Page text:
08 February 2019
Melbourne-based researchers say they’ve discovered an entirely new avenue to fight cancer, which in the laboratory seems to work on a whole range of different tumour types.
But the early-stage research does not come from cancer scientists.
Instead, it is led by a team who have spent the last 10 years trying to bust the blood clots that cause strokes and heart attacks.
They had developed an antibody that seeks out those clots by hunting for platelet cells – the cells in the blood that allow it to clot when you cut your finger.
t turns out tumour cells love those platelets, and are covered in them.
That means, the team serendipitously discovered, their antibody sticks to tumours, too.
Add fluorescent molecules to the antibody and you can spot cancer anywhere in a person’s body. Add chemotherapy chemicals to them, and you may have a powerful and entirely new weapon to fight cancer.
"It’s totally outside of normal cancer research. People are fixated on the cancer cell itself. The role of the platelets as a diagnostic tool has not been looked at so far – that’s what makes this story so interesting," says Professor Karlheinz Peter, a heart researcher at the Baker Institute who led the team.
Their research, published on Friday in Theranostics, shows the antibody therapy has successfully identified every cancer they have tried it on so far in the lab – 12 all up.
"It looks like it’s probably the vast majority of cancers where it would work," Professor Peter says.
The team took the research a step further and combined the antibodies with chemotherapy molecules. In tests on three different types of cancer, the new therapy successfully targeted and killed them.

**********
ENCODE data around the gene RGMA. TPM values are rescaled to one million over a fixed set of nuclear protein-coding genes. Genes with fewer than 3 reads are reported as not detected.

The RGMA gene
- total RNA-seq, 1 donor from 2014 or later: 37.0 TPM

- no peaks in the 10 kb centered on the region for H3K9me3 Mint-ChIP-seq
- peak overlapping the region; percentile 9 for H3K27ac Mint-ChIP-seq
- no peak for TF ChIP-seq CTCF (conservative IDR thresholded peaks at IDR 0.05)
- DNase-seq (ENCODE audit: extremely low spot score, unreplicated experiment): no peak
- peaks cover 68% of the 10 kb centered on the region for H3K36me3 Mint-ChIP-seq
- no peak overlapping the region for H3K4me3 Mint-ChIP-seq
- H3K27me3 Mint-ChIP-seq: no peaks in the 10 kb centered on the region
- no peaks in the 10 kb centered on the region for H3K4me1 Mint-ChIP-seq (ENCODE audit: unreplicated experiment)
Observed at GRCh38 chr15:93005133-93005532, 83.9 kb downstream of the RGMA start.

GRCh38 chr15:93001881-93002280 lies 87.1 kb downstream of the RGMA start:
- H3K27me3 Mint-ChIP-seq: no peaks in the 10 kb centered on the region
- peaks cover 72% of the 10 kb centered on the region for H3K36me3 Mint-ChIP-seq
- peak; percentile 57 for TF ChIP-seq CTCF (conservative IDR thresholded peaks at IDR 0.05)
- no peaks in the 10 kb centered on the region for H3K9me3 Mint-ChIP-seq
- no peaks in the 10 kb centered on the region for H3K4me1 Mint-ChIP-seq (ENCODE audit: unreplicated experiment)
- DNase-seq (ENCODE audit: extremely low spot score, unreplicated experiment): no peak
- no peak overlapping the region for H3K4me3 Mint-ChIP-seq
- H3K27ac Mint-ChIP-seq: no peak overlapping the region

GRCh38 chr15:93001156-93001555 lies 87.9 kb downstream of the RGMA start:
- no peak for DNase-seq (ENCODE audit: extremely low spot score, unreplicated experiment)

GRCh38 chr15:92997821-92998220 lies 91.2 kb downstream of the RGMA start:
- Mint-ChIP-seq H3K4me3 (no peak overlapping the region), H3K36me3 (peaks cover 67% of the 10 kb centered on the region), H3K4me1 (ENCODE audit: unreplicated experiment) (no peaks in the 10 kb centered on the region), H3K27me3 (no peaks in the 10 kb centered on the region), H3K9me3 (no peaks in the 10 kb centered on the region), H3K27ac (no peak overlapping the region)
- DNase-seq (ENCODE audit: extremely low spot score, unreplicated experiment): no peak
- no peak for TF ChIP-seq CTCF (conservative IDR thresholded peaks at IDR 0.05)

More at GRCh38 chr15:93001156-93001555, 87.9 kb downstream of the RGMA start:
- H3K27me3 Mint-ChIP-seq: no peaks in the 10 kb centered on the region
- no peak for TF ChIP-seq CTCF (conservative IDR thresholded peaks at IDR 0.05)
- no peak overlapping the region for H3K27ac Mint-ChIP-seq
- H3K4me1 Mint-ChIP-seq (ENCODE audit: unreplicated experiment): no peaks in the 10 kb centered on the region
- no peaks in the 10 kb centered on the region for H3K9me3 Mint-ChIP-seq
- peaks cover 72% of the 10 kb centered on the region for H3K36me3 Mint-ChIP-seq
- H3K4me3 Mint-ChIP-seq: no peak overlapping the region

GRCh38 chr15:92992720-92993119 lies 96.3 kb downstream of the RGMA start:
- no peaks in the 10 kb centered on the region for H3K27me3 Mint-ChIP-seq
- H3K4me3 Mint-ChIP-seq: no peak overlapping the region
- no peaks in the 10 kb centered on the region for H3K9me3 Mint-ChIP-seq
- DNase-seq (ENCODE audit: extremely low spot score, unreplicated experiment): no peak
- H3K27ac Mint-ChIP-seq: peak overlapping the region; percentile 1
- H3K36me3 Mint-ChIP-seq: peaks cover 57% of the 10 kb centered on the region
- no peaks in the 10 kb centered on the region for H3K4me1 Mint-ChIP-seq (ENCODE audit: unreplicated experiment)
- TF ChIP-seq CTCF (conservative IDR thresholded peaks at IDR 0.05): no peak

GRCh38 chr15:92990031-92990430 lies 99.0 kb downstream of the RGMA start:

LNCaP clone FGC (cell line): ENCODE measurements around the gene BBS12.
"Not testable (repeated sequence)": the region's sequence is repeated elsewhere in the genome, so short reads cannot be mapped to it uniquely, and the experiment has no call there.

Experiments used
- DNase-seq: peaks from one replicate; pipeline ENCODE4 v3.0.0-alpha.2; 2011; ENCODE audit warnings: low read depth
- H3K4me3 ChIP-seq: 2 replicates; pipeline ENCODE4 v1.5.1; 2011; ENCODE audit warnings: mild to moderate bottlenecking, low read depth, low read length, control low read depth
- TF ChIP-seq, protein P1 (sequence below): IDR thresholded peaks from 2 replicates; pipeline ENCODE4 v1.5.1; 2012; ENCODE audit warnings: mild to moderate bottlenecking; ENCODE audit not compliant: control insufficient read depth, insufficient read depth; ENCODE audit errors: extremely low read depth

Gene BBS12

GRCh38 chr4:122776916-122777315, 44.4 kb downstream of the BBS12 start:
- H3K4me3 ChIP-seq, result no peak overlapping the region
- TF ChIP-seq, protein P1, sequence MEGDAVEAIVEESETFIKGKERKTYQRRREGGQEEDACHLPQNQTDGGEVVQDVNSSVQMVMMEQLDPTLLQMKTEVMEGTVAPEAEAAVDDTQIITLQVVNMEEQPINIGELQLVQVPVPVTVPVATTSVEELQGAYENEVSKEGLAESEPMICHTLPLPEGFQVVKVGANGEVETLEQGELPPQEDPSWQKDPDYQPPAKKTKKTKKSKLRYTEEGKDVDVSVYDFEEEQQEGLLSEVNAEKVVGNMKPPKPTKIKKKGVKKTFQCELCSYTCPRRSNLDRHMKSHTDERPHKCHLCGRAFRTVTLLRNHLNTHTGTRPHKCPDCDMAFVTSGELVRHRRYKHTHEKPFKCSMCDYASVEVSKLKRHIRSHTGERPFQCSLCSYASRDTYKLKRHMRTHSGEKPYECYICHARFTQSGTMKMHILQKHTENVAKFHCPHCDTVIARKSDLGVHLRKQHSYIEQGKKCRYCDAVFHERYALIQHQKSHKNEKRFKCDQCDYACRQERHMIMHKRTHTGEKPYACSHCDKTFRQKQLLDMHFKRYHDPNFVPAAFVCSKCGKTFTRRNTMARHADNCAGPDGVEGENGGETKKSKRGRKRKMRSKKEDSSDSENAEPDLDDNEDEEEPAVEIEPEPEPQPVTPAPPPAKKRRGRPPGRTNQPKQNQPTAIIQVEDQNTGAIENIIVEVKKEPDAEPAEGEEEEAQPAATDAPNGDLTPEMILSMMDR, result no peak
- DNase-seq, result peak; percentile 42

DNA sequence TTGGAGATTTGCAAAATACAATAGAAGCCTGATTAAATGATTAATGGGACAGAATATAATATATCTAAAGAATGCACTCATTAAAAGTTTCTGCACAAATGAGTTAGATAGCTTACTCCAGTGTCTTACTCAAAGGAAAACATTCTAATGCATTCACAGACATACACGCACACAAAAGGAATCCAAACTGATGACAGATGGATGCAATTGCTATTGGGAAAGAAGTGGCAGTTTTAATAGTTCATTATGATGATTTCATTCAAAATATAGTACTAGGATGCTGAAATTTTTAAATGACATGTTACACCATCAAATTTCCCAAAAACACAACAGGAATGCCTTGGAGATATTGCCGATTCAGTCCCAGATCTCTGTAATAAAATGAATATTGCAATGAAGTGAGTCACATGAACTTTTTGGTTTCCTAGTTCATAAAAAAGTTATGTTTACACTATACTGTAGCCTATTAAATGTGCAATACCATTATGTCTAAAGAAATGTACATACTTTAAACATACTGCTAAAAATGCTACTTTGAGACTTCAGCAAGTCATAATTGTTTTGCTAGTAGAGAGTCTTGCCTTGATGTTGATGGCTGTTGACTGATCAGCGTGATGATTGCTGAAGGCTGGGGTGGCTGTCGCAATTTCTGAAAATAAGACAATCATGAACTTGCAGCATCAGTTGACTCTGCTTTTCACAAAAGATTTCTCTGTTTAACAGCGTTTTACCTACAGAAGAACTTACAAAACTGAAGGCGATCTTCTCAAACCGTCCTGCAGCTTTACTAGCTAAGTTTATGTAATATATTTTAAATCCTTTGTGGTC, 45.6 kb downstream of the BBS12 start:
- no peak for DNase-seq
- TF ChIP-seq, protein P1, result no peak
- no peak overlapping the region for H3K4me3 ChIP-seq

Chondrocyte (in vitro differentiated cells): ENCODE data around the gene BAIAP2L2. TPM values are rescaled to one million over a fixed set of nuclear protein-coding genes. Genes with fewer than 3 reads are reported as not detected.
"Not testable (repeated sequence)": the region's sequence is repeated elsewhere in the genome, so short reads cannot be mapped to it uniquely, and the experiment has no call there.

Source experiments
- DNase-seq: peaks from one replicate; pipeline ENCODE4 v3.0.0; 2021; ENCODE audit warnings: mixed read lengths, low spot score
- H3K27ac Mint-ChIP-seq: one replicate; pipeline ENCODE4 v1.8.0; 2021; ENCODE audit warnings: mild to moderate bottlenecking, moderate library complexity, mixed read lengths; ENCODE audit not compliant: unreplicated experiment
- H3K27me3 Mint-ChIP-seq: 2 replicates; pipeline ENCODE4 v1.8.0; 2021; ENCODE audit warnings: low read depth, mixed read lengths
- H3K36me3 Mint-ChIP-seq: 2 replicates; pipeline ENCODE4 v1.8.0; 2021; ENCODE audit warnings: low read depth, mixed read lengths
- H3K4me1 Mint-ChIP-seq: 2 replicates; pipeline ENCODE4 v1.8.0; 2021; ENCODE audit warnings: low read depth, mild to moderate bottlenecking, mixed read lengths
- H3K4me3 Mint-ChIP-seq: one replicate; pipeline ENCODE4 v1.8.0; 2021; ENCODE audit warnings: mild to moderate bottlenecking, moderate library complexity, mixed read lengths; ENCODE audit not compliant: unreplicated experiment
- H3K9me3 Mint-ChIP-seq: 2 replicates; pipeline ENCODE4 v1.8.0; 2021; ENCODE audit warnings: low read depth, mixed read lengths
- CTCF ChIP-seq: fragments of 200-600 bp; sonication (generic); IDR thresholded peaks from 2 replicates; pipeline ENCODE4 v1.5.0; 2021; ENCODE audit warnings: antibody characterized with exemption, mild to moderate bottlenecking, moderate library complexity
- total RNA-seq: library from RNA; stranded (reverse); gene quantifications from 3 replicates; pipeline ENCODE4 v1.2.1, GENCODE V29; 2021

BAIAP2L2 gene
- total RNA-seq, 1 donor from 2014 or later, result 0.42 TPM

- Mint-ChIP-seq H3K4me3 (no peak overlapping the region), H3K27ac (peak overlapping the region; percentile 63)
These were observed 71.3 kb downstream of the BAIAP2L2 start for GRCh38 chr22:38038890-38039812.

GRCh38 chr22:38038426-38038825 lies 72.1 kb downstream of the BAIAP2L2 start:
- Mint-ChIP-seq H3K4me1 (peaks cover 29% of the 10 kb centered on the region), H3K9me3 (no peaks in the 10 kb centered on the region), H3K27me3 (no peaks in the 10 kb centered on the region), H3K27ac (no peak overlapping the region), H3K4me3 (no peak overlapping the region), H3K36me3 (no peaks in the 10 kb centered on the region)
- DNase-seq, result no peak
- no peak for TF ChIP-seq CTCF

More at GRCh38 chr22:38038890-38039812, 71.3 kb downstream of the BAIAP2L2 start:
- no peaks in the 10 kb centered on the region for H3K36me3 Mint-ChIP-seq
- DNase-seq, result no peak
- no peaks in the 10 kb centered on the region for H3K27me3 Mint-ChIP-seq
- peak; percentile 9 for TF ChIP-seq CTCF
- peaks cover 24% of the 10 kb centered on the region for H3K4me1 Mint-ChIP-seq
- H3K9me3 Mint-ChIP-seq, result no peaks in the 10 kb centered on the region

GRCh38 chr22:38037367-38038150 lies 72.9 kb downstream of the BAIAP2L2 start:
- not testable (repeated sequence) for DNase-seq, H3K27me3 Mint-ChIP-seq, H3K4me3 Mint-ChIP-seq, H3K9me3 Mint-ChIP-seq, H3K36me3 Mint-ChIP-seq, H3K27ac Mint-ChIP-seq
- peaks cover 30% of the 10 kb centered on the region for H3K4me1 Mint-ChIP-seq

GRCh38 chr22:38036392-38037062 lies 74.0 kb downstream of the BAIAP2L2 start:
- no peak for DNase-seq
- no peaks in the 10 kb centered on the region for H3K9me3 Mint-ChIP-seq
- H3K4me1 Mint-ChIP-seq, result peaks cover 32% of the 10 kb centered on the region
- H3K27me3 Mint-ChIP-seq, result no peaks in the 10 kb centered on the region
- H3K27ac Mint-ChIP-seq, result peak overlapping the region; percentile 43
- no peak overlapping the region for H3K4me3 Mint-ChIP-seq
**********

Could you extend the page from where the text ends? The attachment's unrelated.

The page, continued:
The fact platelets stick to many different types of cancer is important.
The best new cancer drugs, such as immunotherapy, work because they are capable of selectively finding specific markers on tumour cells before delivering their payloads.
But many cancers don’t have these specific markers, making treatment difficult; these are often the most fatal cancers. If the platelets stick to many different cancers, Professor Peter’s antibody could be a broad-spectrum cancer buster.
The left-field discovery was described as “funky” by Dr Vivien Chen, one of the few scientists in Australia who studies both platelets and cancer at the ANZAC Research Institute in Sydney.
“It’s very promising. It’s not going to be given to cancer patients tomorrow. But it’s really cool science, it’s lovely."
Dr Chen was not involved in the research.
The link between cancers and platelets has long been known.
Because of their role in repairing wounds, platelets carry a swag of molecules vital for tissue growth. That makes them attractive targets for tumours, which grab those platelets out of the blood and use their buffet of chemicals to fuel explosive growth.
And platelet-targeting cancer therapies have been tried before.
But most of the work has focused on trying to cut off tumours' platelet supply – a method that has shown promise in the lab in slowing tumour growth.
Aspirin, which blocks platelets from clotting, has even been tried as a cancer medication, with dramatic but controversial results.
We have even tried platelets as carriers for anti-tumour drugs, but that has not worked either. And doctors have always worried blocking platelets from doing their job in cancer patients could lead to lethal internal bleeding.
But nobody has yet tried using platelets as a marker to target therapies.
Professor Peter’s antibodies face similar hurdles to those other failed drugs. His team will need to show they can be used safely in people – and that they don’t attack hidden blood clots.
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